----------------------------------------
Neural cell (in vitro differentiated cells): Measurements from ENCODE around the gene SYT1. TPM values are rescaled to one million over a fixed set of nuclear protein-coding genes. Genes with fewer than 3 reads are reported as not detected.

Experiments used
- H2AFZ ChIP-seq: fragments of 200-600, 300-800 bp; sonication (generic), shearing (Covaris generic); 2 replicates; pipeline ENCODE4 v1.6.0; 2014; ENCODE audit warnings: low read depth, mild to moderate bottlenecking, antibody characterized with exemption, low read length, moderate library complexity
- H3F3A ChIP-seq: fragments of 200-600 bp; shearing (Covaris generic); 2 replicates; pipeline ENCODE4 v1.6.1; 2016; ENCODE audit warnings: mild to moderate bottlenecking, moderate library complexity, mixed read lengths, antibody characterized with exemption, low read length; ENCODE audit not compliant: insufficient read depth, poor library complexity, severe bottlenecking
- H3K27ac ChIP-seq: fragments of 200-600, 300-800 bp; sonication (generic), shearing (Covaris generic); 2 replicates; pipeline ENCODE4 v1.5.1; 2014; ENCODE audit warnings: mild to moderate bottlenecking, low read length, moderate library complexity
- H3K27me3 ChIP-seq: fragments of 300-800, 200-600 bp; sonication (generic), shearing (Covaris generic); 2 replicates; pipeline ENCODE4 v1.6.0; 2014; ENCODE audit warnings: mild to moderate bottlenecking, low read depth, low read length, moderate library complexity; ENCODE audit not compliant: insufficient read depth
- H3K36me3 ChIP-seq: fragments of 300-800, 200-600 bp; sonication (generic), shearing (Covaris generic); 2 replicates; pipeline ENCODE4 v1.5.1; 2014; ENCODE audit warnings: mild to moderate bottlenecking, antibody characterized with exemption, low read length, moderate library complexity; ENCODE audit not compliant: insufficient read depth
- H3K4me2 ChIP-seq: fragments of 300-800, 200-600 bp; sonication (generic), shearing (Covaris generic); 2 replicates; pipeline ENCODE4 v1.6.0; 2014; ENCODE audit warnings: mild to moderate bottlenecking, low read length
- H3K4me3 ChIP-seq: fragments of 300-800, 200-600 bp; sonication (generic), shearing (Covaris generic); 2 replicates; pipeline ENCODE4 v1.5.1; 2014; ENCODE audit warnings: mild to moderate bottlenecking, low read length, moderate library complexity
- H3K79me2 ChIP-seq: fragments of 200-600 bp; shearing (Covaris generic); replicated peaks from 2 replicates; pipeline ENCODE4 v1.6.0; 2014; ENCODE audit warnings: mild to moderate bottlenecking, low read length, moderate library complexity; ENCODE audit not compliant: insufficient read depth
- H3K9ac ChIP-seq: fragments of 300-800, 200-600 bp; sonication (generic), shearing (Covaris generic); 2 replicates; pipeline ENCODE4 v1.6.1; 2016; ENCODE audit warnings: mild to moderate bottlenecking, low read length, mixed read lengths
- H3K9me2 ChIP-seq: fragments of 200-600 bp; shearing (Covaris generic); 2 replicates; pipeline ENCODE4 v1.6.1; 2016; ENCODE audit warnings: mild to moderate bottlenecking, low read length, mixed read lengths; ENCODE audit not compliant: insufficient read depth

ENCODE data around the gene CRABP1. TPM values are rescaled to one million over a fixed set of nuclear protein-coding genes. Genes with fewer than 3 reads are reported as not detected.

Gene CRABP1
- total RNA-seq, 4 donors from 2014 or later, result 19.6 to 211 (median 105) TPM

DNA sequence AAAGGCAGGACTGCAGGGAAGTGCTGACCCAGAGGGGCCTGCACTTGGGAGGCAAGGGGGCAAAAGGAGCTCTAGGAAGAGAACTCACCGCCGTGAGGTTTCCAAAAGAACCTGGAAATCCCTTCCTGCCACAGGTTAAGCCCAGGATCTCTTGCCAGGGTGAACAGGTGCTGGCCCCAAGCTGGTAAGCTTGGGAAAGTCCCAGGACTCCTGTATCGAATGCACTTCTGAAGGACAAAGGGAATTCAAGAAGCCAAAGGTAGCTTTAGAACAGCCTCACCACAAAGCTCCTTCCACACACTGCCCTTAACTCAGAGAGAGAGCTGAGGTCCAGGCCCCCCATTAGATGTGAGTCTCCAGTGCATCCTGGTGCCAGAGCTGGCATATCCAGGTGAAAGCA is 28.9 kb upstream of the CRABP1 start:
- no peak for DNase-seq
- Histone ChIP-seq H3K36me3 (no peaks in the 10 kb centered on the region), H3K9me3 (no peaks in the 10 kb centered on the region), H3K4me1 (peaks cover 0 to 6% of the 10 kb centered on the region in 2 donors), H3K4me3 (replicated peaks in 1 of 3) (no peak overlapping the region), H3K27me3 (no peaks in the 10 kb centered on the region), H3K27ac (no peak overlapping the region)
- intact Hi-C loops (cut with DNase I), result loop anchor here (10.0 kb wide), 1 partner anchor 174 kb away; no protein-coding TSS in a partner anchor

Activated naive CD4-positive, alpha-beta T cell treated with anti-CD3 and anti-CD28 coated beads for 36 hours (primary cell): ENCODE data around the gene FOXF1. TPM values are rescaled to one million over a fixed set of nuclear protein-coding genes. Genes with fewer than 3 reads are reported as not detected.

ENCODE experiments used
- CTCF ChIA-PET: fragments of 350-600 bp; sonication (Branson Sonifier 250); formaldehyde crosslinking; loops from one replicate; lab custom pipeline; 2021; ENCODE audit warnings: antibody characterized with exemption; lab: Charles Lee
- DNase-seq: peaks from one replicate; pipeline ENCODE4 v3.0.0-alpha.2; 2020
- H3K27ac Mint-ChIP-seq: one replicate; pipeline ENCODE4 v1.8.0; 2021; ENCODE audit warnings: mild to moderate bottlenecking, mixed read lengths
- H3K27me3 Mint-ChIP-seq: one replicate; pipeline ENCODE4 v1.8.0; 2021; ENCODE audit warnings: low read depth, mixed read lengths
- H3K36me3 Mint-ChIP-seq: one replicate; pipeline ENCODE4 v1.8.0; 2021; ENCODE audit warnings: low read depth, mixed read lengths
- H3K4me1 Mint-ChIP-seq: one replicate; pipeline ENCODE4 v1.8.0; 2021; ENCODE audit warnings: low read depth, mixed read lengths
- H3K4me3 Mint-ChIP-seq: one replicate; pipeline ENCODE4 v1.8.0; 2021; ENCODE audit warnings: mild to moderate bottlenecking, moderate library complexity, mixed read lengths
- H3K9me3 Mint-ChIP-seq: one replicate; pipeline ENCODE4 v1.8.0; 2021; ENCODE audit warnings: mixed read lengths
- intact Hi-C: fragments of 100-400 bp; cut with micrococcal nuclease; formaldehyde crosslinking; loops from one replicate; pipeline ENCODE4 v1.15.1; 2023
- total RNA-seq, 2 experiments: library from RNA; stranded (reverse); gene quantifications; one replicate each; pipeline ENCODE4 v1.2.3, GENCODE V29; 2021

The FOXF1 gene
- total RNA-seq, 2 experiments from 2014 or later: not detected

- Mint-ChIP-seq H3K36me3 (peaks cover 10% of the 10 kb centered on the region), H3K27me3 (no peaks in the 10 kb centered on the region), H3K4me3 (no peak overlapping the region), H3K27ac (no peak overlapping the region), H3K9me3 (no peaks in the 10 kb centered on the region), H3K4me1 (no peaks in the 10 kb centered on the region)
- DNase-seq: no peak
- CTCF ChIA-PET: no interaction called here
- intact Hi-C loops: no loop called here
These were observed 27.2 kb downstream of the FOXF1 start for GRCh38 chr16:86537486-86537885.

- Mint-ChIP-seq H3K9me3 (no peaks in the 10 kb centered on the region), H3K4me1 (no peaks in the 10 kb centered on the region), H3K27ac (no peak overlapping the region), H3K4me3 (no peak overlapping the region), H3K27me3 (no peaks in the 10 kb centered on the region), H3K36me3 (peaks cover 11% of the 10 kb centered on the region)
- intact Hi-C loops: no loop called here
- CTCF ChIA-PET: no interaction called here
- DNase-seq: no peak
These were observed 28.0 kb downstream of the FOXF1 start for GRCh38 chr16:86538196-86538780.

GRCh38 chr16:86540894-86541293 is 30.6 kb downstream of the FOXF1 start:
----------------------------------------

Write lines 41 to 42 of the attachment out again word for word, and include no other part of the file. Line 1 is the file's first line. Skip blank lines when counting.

- CTCF ChIA-PET: no interaction called here
- DNase-seq: no peak